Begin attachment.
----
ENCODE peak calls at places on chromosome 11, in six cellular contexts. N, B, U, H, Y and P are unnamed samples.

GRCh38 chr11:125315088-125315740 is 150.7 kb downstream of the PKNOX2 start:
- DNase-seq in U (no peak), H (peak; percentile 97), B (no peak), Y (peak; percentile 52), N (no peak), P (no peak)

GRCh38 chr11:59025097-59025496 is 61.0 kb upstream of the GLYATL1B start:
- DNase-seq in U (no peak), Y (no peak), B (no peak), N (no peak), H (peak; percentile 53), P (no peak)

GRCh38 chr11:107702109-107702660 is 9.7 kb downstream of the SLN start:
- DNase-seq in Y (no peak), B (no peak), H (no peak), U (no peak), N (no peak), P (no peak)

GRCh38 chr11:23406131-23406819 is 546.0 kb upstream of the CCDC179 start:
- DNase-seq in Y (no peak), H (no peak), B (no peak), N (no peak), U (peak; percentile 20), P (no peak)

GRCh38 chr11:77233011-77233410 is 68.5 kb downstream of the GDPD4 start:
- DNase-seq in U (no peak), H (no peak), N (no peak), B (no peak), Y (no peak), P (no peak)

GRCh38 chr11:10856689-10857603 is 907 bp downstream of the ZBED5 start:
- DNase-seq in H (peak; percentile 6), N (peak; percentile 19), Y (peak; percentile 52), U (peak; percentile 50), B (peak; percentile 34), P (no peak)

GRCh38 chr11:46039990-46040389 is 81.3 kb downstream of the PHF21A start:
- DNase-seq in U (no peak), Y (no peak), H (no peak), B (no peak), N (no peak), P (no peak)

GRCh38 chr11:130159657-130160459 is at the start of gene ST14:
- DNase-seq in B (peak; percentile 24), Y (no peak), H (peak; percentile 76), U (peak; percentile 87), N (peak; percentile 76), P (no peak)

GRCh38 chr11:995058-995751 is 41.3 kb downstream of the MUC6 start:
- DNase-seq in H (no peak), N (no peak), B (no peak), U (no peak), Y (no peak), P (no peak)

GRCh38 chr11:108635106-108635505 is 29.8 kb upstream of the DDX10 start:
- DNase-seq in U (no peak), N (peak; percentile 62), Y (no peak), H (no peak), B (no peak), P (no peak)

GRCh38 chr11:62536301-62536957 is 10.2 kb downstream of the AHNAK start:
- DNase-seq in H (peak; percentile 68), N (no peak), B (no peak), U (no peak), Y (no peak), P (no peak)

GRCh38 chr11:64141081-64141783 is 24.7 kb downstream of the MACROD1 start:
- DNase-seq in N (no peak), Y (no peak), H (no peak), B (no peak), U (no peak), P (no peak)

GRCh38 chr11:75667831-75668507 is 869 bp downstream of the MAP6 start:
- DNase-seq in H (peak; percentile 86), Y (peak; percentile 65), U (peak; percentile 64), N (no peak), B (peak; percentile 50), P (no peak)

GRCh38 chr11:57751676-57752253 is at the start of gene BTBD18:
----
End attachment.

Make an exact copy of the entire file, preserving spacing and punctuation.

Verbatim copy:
ENCODE peak calls at places on chromosome 11, in six cellular contexts. N, B, U, H, Y and P are unnamed samples.

GRCh38 chr11:125315088-125315740 is 150.7 kb downstream of the PKNOX2 start:
- DNase-seq in U (no peak), H (peak; percentile 97), B (no peak), Y (peak; percentile 52), N (no peak), P (no peak)

GRCh38 chr11:59025097-59025496 is 61.0 kb upstream of the GLYATL1B start:
- DNase-seq in U (no peak), Y (no peak), B (no peak), N (no peak), H (peak; percentile 53), P (no peak)

GRCh38 chr11:107702109-107702660 is 9.7 kb downstream of the SLN start:
- DNase-seq in Y (no peak), B (no peak), H (no peak), U (no peak), N (no peak), P (no peak)

GRCh38 chr11:23406131-23406819 is 546.0 kb upstream of the CCDC179 start:
- DNase-seq in Y (no peak), H (no peak), B (no peak), N (no peak), U (peak; percentile 20), P (no peak)

GRCh38 chr11:77233011-77233410 is 68.5 kb downstream of the GDPD4 start:
- DNase-seq in U (no peak), H (no peak), N (no peak), B (no peak), Y (no peak), P (no peak)

GRCh38 chr11:10856689-10857603 is 907 bp downstream of the ZBED5 start:
- DNase-seq in H (peak; percentile 6), N (peak; percentile 19), Y (peak; percentile 52), U (peak; percentile 50), B (peak; percentile 34), P (no peak)

GRCh38 chr11:46039990-46040389 is 81.3 kb downstream of the PHF21A start:
- DNase-seq in U (no peak), Y (no peak), H (no peak), B (no peak), N (no peak), P (no peak)

GRCh38 chr11:130159657-130160459 is at the start of gene ST14:
- DNase-seq in B (peak; percentile 24), Y (no peak), H (peak; percentile 76), U (peak; percentile 87), N (peak; percentile 76), P (no peak)

GRCh38 chr11:995058-995751 is 41.3 kb downstream of the MUC6 start:
- DNase-seq in H (no peak), N (no peak), B (no peak), U (no peak), Y (no peak), P (no peak)

GRCh38 chr11:108635106-108635505 is 29.8 kb upstream of the DDX10 start:
- DNase-seq in U (no peak), N (peak; percentile 62), Y (no peak), H (no peak), B (no peak), P (no peak)

GRCh38 chr11:62536301-62536957 is 10.2 kb downstream of the AHNAK start:
- DNase-seq in H (peak; percentile 68), N (no peak), B (no peak), U (no peak), Y (no peak), P (no peak)

GRCh38 chr11:64141081-64141783 is 24.7 kb downstream of the MACROD1 start:
- DNase-seq in N (no peak), Y (no peak), H (no peak), B (no peak), U (no peak), P (no peak)

GRCh38 chr11:75667831-75668507 is 869 bp downstream of the MAP6 start:
- DNase-seq in H (peak; percentile 86), Y (peak; percentile 65), U (peak; percentile 64), N (no peak), B (peak; percentile 50), P (no peak)

GRCh38 chr11:57751676-57752253 is at the start of gene BTBD18: